Nurse died two days after concerns raised over his welfare
A man who made more than 170 nuisance calls to the emergency services was found dead two days after paramedics raised concerns over his welfare, an inquest heard.
An investigation supervised by the Independent Police Complaints Commission was launched following a complaint that officers failed to attend the home of Francis Duffy, who worked as a mental health nurse, to detain him under the Mental Health Act on February 4.
Area paramedic Nicola Smy told the hearing that a crew spent around two hours at Mr Duffy's home, in Beaconside, Stafford, after he rang 999 making threats to kill himself.
She also said she did not report the incident to the mental health crisis team because her understanding in 19 years of doing the job was that the unit did not visit residents who had been drinking alcohol.
She said a request made to Staffordshire Police via ambulance control to detain him for his own safety was refused.
The 41-year-old was found dead at the house two days later by a police officer sent to visit him.
Sgt Melissa Byrne, of Stafford police, told the hearing she made the decision not to go Mr Duffy's house on February 4, after following a series of incident priority systems used by the force.
After Mr Duffy's death Sgt Byrne was investigated for misconduct over an allegation that she failed to recognise that he was a vulnerable person. She was later cleared of any wrongdoing.
She told the hearing that there was no information on the log to suggest that Mr Duffy was vulnerable. She said the force had no powers to detain someone in their own home, who was capable of making their own decisions.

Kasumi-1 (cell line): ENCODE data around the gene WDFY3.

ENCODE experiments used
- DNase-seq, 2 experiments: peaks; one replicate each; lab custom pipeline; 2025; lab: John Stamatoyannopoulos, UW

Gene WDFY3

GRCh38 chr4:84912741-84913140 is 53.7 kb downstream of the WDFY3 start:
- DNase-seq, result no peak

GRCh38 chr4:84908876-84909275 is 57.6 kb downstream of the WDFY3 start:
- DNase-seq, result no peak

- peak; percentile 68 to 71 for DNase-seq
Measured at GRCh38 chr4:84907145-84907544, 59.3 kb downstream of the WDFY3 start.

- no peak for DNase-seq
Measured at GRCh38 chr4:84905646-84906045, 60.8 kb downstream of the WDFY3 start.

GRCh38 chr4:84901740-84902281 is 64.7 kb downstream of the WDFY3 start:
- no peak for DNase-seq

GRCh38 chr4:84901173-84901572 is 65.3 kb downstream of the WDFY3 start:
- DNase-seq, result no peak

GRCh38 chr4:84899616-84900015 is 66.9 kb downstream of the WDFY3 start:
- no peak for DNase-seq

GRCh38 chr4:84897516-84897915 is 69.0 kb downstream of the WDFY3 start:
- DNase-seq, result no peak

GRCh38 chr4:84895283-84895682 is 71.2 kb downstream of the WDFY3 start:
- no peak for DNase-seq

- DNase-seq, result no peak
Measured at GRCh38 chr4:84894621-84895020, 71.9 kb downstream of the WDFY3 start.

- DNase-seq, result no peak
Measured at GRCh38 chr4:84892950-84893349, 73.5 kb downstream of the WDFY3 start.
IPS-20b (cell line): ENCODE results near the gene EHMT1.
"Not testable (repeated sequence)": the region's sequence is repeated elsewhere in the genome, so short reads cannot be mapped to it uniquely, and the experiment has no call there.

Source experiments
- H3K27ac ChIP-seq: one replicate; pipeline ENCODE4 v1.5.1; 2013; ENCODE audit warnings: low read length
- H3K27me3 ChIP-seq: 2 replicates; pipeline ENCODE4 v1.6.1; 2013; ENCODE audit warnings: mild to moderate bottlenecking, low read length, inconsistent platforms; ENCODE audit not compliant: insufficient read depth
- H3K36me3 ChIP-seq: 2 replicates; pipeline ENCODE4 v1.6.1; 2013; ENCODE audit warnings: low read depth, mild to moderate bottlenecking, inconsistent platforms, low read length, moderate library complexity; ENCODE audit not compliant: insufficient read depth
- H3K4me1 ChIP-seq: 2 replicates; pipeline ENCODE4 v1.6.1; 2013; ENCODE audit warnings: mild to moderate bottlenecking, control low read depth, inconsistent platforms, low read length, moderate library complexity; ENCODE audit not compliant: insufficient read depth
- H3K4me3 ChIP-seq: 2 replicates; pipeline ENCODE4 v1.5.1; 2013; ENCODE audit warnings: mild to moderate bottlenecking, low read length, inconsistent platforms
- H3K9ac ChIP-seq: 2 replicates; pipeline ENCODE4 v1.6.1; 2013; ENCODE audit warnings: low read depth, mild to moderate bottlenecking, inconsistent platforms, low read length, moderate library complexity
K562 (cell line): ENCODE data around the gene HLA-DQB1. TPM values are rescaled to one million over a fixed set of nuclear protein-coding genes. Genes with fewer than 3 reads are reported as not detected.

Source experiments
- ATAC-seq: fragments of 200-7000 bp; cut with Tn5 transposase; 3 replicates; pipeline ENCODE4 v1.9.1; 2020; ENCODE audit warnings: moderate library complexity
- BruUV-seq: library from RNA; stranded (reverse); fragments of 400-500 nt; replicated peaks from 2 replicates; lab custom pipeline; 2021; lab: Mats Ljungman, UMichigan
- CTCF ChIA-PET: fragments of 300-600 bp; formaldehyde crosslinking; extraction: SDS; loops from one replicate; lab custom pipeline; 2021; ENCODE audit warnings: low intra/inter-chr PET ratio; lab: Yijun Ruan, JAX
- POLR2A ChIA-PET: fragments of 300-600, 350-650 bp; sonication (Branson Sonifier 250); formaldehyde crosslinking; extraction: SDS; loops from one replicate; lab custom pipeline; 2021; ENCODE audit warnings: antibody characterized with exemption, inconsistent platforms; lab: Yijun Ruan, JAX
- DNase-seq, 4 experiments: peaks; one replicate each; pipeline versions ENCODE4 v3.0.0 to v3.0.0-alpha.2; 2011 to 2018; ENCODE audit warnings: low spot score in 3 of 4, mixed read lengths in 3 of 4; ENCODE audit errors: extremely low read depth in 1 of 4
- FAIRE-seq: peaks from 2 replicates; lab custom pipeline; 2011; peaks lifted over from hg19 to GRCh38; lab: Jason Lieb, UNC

A toxicology report said that the mental health nurse had 465 millilitres of alcohol in his blood. The legal limit for driving is 80.
In a statement read at the inquest Mr Duffy's sister Michelle Jones, 39, said the family visited him regularly and assisted him with GP and alcohol services support. She said she believed his repeated 999 calls were 'a cry for help' and they could not understand why more was not done by the authorities to help him.
She said after a relationship ended in 2012 he started drinking and attempted to take his own life three times.
The inquest was told the single man was due to appear at Cannock Magistrates to be sentenced that month for an offence under the Telecommunications Act for making 172 calls, mainly to the ambulance service.
South Staffordshire Coroner Mr Andrew Haigh said the cause of death was alcohol toxicity.
Giving a narrative conclusion he said: "He made a 999 call and had been attended to by ambulance personnel. There had been discussions between the ambulance, police and probation services, but Francis was left alone at home with a lot of alcohol at the property. He had a history of alcohol and psychological problems.
"This was an alcohol related death."
Mr Haigh added that he would be advising the mental health trust to make clearer its roles to the emergency services, particularly that of the crisis team. And advising the emergency services, and the Staffordshire Police and Crime Commissioner Matthew Ellis of the need to improve how information is communicated between control rooms and to staff on the ground.
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